We often hear from people who access our service that they have waited a long time to call, but that once they have they feel a lot better about it. Here is the story of one of our callers and the difference getting in contact can have.
We recently heard from Steve* who had been nervous about calling, but found it easy to speak to a counsellor once he had picked up the phone. He realised it was going to be ok and was glad he took the courage to call.
Steve gambled on pokies since he was 18. Over the past six months his gambling had spiralled out of control. It took a few weeks for him to call as he was not sure how to get started or what to say.
One day he blew his whole pay cheque on the pokies, and he was struggling to make ends meet. He decided to pick up the phone and call the Gambling Helpline. Despite weeks of planning the conversation in his mind, he did not really know what to say but knew he needed to talk to someone.
Steve was relieved that someone was listening to his story, which helped him to feel at ease.
But I feel uncomfortable
Feelings of discomfort are normal when exposing your vulnerabilities and sensitive information to an outsider. These feelings can make it hard to open up and access professional support.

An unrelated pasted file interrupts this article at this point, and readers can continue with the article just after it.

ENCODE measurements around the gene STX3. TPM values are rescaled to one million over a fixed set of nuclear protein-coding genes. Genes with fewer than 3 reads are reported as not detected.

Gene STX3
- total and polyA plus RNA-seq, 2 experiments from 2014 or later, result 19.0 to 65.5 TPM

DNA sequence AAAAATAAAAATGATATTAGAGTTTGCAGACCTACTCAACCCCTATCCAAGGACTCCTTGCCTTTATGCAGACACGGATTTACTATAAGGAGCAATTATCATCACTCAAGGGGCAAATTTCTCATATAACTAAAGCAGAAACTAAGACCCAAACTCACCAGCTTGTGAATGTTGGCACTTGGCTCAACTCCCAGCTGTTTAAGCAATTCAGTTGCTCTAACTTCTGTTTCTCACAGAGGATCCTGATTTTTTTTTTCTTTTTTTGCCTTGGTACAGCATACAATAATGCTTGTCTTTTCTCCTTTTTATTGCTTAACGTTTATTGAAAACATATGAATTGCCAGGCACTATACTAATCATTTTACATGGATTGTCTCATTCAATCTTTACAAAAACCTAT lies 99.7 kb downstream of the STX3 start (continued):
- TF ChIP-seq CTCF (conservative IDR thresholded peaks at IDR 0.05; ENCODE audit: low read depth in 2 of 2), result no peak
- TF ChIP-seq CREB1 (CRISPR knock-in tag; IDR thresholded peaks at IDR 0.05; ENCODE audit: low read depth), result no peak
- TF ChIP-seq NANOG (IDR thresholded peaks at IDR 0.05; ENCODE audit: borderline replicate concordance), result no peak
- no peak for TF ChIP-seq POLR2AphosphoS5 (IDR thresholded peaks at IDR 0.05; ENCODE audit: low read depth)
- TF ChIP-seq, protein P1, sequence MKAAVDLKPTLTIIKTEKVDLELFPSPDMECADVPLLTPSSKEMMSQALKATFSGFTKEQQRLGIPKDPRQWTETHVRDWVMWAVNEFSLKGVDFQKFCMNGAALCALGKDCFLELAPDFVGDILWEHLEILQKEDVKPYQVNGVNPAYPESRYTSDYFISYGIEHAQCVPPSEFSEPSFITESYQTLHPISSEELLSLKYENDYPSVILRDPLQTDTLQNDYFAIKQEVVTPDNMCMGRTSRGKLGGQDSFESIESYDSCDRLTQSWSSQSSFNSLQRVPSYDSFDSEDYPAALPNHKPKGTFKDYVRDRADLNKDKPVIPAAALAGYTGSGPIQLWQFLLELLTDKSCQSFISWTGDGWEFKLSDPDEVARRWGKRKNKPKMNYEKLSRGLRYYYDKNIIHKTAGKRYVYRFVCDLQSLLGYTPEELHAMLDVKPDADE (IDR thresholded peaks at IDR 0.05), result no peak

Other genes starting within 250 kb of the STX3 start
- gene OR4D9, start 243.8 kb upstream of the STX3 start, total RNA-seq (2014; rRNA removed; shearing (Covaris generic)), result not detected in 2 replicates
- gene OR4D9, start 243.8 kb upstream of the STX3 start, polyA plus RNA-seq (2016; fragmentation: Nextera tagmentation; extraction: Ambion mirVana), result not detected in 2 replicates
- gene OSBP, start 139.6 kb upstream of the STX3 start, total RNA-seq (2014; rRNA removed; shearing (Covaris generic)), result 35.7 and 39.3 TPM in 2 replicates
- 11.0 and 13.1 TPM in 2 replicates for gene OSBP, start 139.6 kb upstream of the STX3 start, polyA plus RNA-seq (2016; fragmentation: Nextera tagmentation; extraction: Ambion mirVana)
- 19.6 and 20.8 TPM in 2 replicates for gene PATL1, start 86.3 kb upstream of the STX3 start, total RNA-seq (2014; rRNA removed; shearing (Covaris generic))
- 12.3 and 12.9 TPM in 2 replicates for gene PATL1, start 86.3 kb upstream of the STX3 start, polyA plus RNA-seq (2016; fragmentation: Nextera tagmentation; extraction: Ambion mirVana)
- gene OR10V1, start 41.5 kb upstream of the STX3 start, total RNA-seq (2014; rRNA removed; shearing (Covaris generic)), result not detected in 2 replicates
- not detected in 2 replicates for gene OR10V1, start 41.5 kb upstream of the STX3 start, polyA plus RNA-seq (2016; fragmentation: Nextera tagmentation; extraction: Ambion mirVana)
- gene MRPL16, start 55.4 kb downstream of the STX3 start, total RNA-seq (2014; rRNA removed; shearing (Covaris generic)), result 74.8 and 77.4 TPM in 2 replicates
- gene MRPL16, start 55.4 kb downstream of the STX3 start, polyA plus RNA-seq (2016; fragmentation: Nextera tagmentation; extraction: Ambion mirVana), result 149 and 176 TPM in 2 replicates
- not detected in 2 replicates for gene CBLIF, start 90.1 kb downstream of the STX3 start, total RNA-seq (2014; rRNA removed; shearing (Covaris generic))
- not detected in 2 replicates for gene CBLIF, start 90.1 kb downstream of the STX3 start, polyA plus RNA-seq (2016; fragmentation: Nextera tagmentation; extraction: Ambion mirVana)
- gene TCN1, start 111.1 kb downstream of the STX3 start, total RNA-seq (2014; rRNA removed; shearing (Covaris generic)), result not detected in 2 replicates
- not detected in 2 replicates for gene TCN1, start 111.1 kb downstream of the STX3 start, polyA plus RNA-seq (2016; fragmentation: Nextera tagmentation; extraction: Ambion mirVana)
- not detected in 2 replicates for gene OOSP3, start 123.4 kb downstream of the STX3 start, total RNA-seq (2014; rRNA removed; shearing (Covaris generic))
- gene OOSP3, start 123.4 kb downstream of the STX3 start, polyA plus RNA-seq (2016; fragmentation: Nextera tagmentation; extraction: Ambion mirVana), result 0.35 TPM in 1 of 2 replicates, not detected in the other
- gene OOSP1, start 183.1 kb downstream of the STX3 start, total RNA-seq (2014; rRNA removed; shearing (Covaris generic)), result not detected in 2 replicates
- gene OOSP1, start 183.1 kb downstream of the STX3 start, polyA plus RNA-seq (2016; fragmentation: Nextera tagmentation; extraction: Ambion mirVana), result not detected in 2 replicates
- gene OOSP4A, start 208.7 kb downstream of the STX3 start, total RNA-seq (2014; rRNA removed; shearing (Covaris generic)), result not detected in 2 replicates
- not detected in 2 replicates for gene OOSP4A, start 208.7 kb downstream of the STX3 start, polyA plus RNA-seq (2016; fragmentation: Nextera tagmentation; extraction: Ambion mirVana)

As the conversation continued, Steve became more comfortable talking through his struggles with gambling. He mentioned that he won a lot of money the first time he gambled, and the memory influenced him to continue gambling.
As Steve discussed his pattern of gambling, he realised that boredom and stress trigger him to gamble. He said that playing the pokies is emotionally soothing, and the belief that could win was difficult to resist.
While he identified that he felt excitement before gambling, this feeling quickly disappeared afterwards and he always regretted it.
What happens next?
After Steve told his story, he said that it was time to implement some strategies to help him stop. We helped him to develop a plan around how to manage his urges and his money when he desires to gamble.
When exploring practical techniques, Steve said that simply telling himself not to gamble was not enough. Apart from gambling, he stated that he would often exercise after work and work on his car during his leisure time. However, gambling had replaced a lot of activities that he used to do. Steve admitted that he missed doing these activities. He made a plan to start some of these activities again.
As part of his financial goals, Steve planned to negotiate with his bank to reduce how much money he can withdraw daily. He found the money advice on the website very helpful in providing simple strategies to start taking control of his money.
He was also open to calling the Gambling Helpline again when urges to gamble come up, and to organise ongoing counselling to continue changing his gambling.
After the conversation with Gambling Helpline, Steve felt motivated and more confident in beginning to address his gambling problem and to improve relationships with his family.
If you would like to make that first step like Steve we are here to help. Have a chat with one of our professional and confidential counsellors or call the Gambling Helpline on 1800 858 858. You can get started anytime.
*Name changed for confidentiality